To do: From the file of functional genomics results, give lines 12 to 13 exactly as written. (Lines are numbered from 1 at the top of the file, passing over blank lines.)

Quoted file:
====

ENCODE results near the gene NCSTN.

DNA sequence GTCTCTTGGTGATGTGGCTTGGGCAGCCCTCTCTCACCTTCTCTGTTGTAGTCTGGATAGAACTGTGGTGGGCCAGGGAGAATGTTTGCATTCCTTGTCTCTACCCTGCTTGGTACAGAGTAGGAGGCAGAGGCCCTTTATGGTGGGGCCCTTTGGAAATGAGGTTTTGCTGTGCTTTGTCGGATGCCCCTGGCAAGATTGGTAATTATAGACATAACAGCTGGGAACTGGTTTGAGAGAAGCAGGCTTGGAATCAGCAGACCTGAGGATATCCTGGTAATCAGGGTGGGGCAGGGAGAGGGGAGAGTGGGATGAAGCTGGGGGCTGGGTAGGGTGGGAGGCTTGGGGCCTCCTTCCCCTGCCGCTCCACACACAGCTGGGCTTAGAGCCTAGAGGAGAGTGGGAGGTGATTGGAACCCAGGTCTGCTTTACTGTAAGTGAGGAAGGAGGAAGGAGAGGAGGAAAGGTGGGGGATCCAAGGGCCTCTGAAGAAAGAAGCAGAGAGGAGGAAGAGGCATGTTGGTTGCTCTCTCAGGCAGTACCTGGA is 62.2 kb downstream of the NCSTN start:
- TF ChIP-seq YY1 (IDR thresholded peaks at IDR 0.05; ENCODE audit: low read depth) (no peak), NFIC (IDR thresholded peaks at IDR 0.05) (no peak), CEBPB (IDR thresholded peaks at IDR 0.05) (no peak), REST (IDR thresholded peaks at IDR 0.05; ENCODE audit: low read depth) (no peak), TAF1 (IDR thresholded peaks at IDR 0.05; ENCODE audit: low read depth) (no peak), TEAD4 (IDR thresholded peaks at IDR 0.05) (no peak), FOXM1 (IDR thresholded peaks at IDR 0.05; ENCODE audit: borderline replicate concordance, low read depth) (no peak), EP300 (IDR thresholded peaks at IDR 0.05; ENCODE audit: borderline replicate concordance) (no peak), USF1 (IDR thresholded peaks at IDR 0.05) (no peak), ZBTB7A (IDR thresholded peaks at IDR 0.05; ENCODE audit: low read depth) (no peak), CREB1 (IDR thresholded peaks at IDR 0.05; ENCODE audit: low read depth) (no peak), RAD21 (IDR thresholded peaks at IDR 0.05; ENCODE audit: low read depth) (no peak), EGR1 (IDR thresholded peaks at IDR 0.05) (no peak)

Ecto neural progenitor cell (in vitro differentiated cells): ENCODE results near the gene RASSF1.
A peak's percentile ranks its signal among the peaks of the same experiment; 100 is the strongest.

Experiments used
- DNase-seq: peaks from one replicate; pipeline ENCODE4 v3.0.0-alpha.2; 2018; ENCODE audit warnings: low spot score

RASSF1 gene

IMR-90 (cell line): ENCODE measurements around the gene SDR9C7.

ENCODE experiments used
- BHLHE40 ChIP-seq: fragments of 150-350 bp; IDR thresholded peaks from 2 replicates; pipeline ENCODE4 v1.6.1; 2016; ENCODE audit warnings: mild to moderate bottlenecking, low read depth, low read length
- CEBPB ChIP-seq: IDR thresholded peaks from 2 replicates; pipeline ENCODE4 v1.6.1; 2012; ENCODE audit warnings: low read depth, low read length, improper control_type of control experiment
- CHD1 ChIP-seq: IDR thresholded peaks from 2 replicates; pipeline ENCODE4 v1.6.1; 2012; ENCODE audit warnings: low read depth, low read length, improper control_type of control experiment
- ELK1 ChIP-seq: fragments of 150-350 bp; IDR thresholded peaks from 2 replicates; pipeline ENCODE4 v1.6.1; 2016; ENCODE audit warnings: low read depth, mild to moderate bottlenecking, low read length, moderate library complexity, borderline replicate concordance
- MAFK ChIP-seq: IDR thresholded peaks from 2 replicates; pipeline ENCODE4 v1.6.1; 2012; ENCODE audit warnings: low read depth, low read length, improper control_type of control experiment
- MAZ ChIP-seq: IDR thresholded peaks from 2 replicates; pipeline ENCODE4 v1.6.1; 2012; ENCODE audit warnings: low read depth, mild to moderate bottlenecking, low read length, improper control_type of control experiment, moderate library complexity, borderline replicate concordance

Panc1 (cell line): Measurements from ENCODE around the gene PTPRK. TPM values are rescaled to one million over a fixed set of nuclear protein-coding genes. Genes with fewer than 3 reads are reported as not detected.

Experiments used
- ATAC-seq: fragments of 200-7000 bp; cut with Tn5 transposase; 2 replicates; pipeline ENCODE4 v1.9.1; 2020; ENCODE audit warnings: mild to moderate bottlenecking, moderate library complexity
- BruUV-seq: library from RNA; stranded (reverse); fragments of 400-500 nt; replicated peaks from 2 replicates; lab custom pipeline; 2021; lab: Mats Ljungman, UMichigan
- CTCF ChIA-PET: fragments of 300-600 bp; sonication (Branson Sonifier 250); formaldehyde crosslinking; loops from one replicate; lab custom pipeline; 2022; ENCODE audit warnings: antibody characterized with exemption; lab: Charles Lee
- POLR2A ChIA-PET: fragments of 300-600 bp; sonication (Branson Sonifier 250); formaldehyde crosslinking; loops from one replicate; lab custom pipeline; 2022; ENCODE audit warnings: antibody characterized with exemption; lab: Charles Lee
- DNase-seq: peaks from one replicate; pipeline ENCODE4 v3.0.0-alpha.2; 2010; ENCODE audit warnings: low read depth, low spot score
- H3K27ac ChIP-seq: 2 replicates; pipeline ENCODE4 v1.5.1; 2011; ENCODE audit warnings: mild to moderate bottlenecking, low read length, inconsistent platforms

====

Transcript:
- CEBPB ChIP-seq: IDR thresholded peaks from 2 replicates; pipeline ENCODE4 v1.6.1; 2012; ENCODE audit warnings: low read depth, low read length, improper control_type of control experiment
- CHD1 ChIP-seq: IDR thresholded peaks from 2 replicates; pipeline ENCODE4 v1.6.1; 2012; ENCODE audit warnings: low read depth, low read length, improper control_type of control experiment